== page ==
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What to Know About Sterols and Stanols

Medically Reviewed by James Beckerman, MD, FACC on June 15, 2021

If you’re trying to manage your cholesterol, you know food plays a big part. Plant sterols and stanols have an especially valuable role. These natural compounds found in certain plant-based foods both look and act like cholesterol. But eating foods that contain these compounds can help lower total cholesterol levels.

Sterols, Stanols, and Cholesterol

Cholesterol is a waxy substance that your liver makes. It protects nerves and makes cell tissues and certain hormones. You also get it from eating foods such as eggs, meat, and dairy products. Your body needs cholesterol, but too much of it can pose serious health risks, such as heart disease and stroke.

There are several types of cholesterol. These are the main two:

  • Low-density lipoprotein (LDL) cholesterol. If you have too much LDL (“bad” cholesterol), you put yourself at risk for heart disease. It can clog your arteries.
  • High-density lipoprotein (HDL). High levels of HDL (the “good” cholesterol) are a sign of health. HDL can help protect arteries and prevent fatty deposits that could clog them.

Sterols and stanols have a similar molecular structure to cholesterol. That’s how these plant compounds get in the way when your digestive system tries to absorb cholesterol. So instead of going into your bloodstream where it can clog arteries, the cholesterol leaves your body as waste. This lowers your cholesterol level.

In fact, when you get enough sterols and stanols in your diet, you can lower your total cholesterol by up to 10% and LDL cholesterol (the bad stuff) by up to 14%. They’re a key addition to a healthy diet.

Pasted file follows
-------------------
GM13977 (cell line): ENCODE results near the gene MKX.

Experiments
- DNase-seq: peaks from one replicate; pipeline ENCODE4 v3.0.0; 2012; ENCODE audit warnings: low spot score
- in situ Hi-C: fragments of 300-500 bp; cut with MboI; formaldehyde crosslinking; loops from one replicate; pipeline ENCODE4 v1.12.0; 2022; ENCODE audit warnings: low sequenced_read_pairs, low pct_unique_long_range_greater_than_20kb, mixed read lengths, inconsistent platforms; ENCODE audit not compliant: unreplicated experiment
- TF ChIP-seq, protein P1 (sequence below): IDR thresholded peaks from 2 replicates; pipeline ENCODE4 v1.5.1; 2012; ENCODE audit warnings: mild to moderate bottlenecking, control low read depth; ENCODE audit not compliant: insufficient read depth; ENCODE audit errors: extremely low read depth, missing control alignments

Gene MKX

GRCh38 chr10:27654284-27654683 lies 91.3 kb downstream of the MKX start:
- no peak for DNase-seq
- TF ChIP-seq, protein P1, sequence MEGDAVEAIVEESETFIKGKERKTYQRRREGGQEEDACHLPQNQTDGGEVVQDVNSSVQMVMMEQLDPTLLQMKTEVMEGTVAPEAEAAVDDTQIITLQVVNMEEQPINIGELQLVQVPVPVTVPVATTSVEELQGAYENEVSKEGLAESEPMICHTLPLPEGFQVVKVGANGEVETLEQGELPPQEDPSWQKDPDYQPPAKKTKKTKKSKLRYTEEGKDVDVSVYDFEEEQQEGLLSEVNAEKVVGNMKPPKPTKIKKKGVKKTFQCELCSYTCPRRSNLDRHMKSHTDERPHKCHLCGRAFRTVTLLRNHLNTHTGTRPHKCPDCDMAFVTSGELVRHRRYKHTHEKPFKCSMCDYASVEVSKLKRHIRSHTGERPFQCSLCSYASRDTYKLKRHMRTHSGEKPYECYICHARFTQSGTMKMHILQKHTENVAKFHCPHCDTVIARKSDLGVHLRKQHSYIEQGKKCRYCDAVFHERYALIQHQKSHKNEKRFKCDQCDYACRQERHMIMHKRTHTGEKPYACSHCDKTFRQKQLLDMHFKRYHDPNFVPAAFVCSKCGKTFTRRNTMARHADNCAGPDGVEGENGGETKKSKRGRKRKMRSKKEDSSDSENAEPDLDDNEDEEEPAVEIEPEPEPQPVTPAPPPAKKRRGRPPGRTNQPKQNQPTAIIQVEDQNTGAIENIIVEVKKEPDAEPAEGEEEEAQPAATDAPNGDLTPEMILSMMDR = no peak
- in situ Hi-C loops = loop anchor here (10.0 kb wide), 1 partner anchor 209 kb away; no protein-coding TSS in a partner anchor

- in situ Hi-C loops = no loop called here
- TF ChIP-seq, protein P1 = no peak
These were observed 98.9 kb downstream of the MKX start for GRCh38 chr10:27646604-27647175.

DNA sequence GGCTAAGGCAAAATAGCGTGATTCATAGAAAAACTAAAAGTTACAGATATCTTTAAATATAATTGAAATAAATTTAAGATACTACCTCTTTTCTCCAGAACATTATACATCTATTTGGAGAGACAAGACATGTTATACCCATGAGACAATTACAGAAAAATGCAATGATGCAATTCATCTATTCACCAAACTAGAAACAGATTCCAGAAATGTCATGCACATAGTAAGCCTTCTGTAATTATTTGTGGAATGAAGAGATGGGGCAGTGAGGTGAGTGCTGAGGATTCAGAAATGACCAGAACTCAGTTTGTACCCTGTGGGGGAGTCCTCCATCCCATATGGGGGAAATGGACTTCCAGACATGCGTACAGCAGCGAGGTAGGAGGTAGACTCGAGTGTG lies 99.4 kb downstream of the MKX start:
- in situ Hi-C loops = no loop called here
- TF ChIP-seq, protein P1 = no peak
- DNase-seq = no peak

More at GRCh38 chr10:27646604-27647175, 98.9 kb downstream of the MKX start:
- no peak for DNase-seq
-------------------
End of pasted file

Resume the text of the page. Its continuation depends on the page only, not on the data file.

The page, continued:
How to Get Sterols and Stanols

According to the National Cholesterol Education Program, you need 2 grams of plant sterols and stanols a day to lower your cholesterol. You can do this by eating plenty of healthy food, such as:

The amount of natural sterols and stanols in these foods is a good bit lower than the daily amount you’d need to lower your cholesterol. But some manufacturers fortify their foods with them. Adding fortified foods to your diet can help round up your daily intake. You can find added sterols and stanols, also called phytosterols, in some:

  • Margarines
  • Cheeses
  • Orange juice
  • Milk
  • Bread

Read labels to look for added phytosterols.

Sterols and stanols also come as dietary supplements. Though taking supplements is better than getting no sterols or stanols in your diet at all, it’s usually better to get your nutrients naturally from whole foods when you can.

Who Benefits?

The American Heart Association recommends eating sterol and stanol fortified foods if you’re trying to lower your high cholesterol. These foods can also help if you’ve had atherosclerosis, a buildup of fats, cholesterol, and other substances on your artery walls, in the past. This can help prevent further buildup.

Experts don’t know whether these compounds benefit people simply trying to prevent high cholesterol, even if you have other risk factors for heart disease.

Talk to your doctor to see if you should add more sterols and stanols to your diet to help manage your high cholesterol.

WebMD Medical Reference

Sources

SOURCES:

Cleveland Clinic: “Boost Your Cholesterol-Lowering Potential With Phytosterols.”

American Academy of Family Physicians: “Cholesterol: Plant Sterols and Stanols.”

American Heart Association: “What is Cholesterol?”

National Institutes of Health: “National Cholesterol Education Program — High Blood Cholesterol Detection, Evaluation, and Treatment of High Blood Cholesterol in Adults (Adult Treatment Panel III) Executive Summary.”

Nutrients: “LDL-Cholesterol Lowering of Plant Sterols and Stanols—Which Factors Influence Their Efficacy?”

Circulation: “Stanol/Sterol Ester–Containing Foods and Blood Cholesterol Levels.”

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